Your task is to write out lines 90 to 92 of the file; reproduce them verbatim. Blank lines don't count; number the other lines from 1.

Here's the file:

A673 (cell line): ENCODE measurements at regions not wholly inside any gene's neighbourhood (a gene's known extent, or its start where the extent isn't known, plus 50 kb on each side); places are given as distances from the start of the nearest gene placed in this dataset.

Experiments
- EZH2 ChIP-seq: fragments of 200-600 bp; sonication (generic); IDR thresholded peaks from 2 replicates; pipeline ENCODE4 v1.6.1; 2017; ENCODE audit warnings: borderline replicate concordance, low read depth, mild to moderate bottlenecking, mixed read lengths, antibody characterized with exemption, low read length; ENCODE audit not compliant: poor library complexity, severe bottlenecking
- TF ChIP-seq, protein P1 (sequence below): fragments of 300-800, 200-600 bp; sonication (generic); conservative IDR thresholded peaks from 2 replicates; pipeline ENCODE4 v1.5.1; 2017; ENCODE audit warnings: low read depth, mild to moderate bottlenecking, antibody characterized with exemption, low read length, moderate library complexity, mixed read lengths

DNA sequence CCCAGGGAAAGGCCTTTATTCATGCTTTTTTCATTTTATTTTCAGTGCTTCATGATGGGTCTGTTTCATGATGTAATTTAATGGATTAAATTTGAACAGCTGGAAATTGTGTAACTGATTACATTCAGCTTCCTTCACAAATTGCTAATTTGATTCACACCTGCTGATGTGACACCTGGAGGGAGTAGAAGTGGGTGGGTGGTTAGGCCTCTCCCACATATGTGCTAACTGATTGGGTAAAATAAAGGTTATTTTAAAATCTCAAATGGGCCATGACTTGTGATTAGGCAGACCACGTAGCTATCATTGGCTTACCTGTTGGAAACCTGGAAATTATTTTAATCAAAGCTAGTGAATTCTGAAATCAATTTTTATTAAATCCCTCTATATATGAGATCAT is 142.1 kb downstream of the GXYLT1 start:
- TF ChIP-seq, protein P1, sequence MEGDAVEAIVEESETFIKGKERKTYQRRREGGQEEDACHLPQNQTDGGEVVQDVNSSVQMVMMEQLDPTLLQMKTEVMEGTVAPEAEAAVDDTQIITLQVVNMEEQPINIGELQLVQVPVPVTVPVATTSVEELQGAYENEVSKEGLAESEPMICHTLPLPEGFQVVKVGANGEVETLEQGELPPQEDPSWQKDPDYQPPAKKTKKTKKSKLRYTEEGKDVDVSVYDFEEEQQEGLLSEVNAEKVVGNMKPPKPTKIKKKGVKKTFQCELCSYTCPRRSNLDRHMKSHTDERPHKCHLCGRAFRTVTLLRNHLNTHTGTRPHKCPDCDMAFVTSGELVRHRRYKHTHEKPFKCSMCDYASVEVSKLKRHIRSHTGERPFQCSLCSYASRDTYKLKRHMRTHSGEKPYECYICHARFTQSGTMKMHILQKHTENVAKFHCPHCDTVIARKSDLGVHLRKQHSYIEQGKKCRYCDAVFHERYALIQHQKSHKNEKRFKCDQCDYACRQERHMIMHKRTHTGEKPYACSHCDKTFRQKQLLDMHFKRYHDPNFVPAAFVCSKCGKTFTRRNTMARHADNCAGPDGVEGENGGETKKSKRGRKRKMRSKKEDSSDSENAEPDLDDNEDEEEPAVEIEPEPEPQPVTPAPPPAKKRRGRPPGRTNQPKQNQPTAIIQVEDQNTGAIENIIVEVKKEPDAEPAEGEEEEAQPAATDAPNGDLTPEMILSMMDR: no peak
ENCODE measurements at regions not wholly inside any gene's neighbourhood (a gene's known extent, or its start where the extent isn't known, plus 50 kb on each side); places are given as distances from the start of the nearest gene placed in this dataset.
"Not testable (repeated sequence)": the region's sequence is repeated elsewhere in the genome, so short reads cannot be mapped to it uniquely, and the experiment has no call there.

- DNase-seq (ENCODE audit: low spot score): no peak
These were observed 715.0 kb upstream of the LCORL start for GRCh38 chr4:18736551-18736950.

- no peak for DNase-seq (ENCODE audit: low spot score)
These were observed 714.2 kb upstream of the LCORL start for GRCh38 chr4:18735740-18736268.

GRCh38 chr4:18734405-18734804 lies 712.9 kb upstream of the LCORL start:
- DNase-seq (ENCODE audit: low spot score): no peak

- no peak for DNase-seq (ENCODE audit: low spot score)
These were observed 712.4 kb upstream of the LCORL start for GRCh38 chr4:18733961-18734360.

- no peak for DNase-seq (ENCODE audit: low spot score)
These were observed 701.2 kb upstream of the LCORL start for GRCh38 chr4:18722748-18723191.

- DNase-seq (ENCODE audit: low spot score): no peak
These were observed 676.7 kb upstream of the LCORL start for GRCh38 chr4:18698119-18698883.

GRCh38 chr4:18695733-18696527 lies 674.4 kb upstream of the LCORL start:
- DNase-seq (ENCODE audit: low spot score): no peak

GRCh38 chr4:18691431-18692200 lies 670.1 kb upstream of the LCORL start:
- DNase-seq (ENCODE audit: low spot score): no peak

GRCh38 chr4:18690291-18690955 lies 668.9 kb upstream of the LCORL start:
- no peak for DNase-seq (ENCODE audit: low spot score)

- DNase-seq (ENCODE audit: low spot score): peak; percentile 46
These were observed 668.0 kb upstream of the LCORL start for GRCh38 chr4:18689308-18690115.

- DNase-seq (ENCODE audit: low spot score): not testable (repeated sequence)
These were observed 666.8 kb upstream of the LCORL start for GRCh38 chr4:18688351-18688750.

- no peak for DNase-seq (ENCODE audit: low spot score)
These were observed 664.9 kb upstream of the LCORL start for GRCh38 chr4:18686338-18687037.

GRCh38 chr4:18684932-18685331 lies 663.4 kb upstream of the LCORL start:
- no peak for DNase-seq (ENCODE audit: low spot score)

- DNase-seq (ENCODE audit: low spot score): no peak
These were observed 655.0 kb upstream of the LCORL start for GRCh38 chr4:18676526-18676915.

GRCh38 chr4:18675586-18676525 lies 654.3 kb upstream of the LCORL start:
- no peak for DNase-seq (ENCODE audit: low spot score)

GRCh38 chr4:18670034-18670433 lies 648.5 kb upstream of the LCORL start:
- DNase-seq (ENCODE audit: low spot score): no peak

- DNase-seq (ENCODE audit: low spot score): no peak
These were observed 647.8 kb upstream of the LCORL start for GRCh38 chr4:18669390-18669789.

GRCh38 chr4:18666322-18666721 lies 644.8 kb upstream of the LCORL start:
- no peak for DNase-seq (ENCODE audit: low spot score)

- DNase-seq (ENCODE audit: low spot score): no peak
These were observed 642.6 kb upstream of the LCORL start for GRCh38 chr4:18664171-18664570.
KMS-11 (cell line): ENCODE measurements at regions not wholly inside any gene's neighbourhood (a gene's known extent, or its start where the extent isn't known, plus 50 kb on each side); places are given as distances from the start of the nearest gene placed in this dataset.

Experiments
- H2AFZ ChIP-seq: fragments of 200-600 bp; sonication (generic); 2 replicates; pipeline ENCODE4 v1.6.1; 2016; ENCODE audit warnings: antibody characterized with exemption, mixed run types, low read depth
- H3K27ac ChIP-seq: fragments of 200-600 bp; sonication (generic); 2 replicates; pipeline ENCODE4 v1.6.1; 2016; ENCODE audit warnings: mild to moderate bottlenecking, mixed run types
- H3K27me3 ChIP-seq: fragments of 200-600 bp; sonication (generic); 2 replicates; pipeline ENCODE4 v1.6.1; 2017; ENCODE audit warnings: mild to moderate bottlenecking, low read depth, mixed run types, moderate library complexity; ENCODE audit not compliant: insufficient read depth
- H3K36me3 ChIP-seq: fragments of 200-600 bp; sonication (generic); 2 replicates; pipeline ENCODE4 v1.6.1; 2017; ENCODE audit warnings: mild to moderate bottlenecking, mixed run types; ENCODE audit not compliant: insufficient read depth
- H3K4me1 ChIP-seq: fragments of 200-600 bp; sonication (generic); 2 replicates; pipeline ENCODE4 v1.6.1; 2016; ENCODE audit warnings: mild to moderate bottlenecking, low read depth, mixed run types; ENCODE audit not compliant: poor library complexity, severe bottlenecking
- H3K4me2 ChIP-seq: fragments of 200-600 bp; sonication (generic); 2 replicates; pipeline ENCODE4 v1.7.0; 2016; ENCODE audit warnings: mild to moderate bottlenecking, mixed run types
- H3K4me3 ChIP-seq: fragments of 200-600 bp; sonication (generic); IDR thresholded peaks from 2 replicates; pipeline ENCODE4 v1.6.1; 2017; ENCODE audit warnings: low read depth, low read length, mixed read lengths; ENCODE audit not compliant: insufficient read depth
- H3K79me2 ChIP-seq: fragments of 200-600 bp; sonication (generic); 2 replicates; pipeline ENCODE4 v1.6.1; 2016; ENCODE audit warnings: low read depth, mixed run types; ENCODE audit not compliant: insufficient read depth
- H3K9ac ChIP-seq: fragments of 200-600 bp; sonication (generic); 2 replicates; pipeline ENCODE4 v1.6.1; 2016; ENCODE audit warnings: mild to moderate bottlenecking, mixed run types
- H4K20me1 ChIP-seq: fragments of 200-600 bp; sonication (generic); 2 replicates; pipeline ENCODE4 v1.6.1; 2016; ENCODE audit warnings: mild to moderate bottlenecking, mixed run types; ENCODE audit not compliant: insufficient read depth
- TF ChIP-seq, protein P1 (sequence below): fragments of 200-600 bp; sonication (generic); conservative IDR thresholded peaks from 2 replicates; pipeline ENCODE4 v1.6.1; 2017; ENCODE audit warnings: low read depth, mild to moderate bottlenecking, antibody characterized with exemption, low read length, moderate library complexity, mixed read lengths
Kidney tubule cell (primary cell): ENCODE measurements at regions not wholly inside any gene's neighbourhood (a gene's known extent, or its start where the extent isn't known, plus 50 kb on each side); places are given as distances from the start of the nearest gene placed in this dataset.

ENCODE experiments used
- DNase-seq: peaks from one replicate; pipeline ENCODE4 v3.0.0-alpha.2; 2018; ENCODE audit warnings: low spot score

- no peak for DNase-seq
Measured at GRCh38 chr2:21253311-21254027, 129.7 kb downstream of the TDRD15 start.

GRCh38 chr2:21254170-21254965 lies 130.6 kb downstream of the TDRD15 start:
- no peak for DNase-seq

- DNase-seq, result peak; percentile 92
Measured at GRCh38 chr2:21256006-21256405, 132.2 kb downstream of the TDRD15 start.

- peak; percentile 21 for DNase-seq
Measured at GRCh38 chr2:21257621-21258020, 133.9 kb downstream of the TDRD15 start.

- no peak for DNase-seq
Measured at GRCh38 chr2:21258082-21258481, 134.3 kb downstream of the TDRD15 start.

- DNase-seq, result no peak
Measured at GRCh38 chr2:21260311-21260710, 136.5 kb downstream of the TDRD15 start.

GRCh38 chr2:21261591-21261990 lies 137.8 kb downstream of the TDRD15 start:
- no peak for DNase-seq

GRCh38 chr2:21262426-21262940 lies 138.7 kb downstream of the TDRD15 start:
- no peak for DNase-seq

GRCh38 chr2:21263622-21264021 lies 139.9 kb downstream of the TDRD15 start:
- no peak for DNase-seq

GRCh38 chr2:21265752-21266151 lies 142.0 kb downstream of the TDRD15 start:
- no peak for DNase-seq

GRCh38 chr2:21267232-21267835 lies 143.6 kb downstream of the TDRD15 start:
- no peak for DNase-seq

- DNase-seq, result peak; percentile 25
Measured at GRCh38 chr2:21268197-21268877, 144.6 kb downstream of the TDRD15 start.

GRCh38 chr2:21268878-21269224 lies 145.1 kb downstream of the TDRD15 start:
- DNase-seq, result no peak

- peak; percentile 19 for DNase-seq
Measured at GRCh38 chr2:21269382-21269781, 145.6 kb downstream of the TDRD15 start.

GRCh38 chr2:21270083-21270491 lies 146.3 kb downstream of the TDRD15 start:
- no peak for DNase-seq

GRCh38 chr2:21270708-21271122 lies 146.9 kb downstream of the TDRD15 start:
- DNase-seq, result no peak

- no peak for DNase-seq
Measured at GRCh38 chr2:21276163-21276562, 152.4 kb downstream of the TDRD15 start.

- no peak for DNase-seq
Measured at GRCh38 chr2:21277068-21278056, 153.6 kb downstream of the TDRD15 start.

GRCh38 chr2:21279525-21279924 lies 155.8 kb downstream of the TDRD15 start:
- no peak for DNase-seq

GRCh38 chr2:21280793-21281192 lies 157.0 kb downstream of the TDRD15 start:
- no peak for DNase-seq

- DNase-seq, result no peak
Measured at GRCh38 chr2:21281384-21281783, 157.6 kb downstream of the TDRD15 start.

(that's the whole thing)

Measured at GRCh38 chr2:21269382-21269781, 145.6 kb downstream of the TDRD15 start.

GRCh38 chr2:21270083-21270491 lies 146.3 kb downstream of the TDRD15 start:
- no peak for DNase-seq